Nathan Hershey of public health outlined a formula indicating that Pitt would be justified in demanding $12 million to $15 million upfront from Blue Cross based on the increased market share the company will receive by acquiring Pitt HealthAmerica subscribers.

Ben Tuchi, senior vice chancellor for Business and Finance, said that if Hershey were a student in his corporate finance class he would have given him an A for presentation and an F for arithmetic. "It strikes me that we don't know and never will know the maximum we could have obtained" under the three-year Blue Cross contract. But the University will monitor the arrangement closely and make additional demands if Blue Cross gains more from the deal than currently is expected.

Sole providers Several faculty and staff members said they opposed giving Blue Cross what they called a health insurance "monopoly" at Pitt and what the administration called a "single source agreement." One audience member accused Blue Cross of "low-balling" its bid to Pitt to eliminate competition and set the scene for dramatic premium increases three years from now. Chancellor O'Connor, asked whether Pitt has any guarantee that Blue Cross won't jack up its premiums here at the end of the contract, replied: "At the end of three years, the health insurance carrier would again be out for bid, and I don't think that in a competitive marketplace Blue Cross will exorbitantly increase rates. Do we have a guarantee on that? No, we don't." Romoff said, "You're always going to save money with a sole source" because such arrangements enable insurers to eliminate distortions in their risk pools — distortions such as the current one at Pitt, Romoff said, where HealthAmerica has tended to attract younger, healthier employees while Blue Cross has been the choice of older, sicker employees who need expensive specialized care. A growing number of employers (including, recently, the Pittsburgh Board of Education) are going to sole provider health care contracts, Romoff noted.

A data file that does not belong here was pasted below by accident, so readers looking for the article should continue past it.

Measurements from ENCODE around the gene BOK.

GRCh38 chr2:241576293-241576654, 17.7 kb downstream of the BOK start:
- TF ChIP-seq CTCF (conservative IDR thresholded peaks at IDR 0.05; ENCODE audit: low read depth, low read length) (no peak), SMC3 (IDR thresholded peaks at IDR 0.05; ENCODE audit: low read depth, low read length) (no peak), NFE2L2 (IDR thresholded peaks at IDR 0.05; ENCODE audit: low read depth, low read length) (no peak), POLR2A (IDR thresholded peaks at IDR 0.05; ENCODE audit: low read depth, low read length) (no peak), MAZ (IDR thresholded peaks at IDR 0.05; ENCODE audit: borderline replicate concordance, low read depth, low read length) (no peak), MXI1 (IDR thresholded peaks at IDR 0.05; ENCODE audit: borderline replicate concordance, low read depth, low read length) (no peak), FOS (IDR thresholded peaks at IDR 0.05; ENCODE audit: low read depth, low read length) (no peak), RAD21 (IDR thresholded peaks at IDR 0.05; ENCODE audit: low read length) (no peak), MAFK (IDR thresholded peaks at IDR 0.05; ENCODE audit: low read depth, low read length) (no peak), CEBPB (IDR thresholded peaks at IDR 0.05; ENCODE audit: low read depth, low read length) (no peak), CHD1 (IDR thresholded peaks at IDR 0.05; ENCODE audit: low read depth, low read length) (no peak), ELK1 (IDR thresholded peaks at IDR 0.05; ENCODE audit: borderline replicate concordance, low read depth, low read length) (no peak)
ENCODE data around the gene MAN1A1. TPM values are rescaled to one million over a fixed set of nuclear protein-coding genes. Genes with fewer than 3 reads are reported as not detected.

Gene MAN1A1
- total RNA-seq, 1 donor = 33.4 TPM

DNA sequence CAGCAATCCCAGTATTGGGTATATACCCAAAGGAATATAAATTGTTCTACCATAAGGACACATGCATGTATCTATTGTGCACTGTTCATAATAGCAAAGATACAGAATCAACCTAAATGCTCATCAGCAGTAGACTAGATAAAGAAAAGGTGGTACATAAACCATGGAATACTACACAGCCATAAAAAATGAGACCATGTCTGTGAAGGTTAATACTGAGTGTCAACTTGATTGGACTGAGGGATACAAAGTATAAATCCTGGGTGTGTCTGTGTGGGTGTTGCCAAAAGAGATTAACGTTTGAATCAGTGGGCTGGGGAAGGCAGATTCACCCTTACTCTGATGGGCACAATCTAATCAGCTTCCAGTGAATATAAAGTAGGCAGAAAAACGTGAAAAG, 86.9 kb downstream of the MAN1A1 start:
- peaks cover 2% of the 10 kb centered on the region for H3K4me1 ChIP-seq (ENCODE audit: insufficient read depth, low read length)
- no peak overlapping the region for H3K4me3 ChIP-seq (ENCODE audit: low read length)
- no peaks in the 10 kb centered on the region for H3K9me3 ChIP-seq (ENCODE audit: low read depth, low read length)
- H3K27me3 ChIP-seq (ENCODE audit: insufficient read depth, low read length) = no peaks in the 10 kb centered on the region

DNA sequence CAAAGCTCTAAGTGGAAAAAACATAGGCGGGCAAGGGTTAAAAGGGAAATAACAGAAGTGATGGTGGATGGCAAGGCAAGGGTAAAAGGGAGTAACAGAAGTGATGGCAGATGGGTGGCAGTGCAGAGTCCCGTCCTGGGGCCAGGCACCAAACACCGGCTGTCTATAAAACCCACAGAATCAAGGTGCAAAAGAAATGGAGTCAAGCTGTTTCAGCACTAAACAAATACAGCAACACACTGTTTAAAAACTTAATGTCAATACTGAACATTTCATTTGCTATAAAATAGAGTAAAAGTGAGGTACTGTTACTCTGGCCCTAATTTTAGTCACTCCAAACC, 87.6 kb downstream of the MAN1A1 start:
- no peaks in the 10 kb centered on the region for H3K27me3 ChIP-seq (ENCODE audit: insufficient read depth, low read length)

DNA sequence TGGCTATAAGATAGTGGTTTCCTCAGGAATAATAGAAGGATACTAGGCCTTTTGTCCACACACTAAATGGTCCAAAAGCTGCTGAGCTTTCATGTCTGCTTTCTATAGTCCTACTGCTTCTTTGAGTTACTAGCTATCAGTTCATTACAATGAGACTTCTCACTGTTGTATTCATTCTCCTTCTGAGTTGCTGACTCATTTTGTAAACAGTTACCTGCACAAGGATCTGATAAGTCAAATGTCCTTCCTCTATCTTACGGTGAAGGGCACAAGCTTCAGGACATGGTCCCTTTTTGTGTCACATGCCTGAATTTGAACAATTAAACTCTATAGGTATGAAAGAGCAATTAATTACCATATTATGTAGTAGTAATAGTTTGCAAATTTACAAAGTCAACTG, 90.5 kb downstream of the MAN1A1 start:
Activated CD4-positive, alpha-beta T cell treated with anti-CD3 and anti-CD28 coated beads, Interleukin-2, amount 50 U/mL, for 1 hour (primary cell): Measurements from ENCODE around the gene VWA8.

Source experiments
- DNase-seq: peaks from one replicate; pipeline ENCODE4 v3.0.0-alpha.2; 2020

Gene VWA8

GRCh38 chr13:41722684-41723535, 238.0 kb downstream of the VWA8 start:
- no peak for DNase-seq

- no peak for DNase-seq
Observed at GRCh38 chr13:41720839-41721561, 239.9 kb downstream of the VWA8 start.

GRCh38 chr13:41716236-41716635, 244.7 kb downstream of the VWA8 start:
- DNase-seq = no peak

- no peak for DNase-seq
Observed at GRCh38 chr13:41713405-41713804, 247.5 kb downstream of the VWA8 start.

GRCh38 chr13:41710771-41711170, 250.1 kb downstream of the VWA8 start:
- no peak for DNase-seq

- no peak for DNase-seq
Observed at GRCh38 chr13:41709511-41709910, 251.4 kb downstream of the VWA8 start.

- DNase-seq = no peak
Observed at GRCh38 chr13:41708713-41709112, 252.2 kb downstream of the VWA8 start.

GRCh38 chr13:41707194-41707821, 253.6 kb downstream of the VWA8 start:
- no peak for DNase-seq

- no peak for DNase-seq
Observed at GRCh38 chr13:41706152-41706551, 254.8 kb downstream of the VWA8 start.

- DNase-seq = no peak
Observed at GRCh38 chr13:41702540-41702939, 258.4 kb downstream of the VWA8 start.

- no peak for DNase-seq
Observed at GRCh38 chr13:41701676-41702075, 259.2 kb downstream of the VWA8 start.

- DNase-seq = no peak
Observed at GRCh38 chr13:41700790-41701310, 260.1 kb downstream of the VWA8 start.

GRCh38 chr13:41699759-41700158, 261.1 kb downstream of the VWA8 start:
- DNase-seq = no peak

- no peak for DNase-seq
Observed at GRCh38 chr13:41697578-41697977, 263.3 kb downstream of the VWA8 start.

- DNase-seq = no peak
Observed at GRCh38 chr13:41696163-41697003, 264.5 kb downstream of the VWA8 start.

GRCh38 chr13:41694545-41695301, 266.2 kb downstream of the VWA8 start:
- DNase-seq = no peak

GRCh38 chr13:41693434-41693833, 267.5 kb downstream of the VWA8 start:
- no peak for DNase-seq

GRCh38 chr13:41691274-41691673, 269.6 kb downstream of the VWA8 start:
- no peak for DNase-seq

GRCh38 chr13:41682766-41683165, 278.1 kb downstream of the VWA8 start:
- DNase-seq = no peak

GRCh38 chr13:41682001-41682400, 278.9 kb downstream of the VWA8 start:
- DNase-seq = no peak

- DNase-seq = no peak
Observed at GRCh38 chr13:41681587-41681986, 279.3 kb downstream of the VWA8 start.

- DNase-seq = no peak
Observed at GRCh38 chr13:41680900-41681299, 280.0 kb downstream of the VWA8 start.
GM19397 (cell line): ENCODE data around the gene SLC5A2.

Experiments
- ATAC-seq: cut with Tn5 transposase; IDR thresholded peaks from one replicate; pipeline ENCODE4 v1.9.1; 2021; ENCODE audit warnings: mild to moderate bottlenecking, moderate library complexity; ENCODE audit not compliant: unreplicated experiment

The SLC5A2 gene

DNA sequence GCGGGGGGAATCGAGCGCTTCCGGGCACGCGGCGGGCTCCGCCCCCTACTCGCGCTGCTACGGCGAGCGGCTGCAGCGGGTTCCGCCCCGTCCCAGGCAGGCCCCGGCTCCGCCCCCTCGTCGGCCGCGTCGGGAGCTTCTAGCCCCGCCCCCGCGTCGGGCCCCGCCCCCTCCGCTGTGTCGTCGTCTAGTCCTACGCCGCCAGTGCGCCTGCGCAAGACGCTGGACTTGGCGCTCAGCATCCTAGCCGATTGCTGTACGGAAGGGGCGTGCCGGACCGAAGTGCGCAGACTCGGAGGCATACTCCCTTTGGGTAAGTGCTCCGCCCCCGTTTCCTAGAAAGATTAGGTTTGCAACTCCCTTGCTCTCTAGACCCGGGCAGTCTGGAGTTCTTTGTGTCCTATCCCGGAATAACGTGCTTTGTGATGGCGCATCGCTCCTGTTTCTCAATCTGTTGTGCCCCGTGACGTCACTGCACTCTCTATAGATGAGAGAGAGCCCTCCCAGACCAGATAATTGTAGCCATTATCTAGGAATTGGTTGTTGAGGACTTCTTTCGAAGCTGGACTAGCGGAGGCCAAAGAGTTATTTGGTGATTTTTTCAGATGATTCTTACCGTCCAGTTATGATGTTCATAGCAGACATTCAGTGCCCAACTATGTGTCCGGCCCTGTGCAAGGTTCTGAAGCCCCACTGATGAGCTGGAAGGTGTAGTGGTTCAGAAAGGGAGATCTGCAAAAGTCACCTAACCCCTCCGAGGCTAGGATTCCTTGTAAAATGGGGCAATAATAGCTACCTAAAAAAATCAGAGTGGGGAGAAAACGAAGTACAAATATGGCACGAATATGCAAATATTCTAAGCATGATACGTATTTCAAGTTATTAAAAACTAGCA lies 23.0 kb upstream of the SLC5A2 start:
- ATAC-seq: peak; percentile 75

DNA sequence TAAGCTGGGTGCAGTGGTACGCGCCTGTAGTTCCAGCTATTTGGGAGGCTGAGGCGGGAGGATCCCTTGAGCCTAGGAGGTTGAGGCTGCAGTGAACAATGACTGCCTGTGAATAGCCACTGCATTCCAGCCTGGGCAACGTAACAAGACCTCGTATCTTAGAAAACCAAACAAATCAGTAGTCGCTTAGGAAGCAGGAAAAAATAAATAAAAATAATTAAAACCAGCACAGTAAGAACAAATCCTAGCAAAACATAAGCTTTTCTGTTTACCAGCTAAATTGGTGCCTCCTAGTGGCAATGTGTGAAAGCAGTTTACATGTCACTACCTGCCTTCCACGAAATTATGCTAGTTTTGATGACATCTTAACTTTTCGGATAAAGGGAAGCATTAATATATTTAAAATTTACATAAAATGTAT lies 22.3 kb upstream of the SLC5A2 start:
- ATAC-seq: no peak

UPMC Administrators denied charges that the Blue Cross contract was largely an effort to ensure more referrals of Pitt employees to UPMC.

Romoff noted that Blue Cross subscribers have access to every local hospital and nearly every local physician except the 100 or so employed exclusively by HealthAmerica. "Under Blue Cross, you have the choice not to use any of the UPMC doctors or hospitals," he said.

Provost James Maher said the Blue Cross deal "is not an attempt to throw business to our medical center" — rather, Maher said, it was a matter of deciding to go with a sole provider arrangement, and then choosing between HealthAmerica (which avoids referring patients to UPMC hospitals because of their comparative expense) and Blue Cross (which uses UPMC facilities and personnel, and which already enrolls 70 percent of University employees).

Holland pointed out that UPMC recently rejected an offer from HealthAmerica to allow its Pitt subscribers to use medical center facilities and personnel.

Implications for University governance A number of audience members accused the administration of ignoring what they called the "overwhelming" opinion of faculty and staff members that Pitt should maintain the status quo in its medical insurance.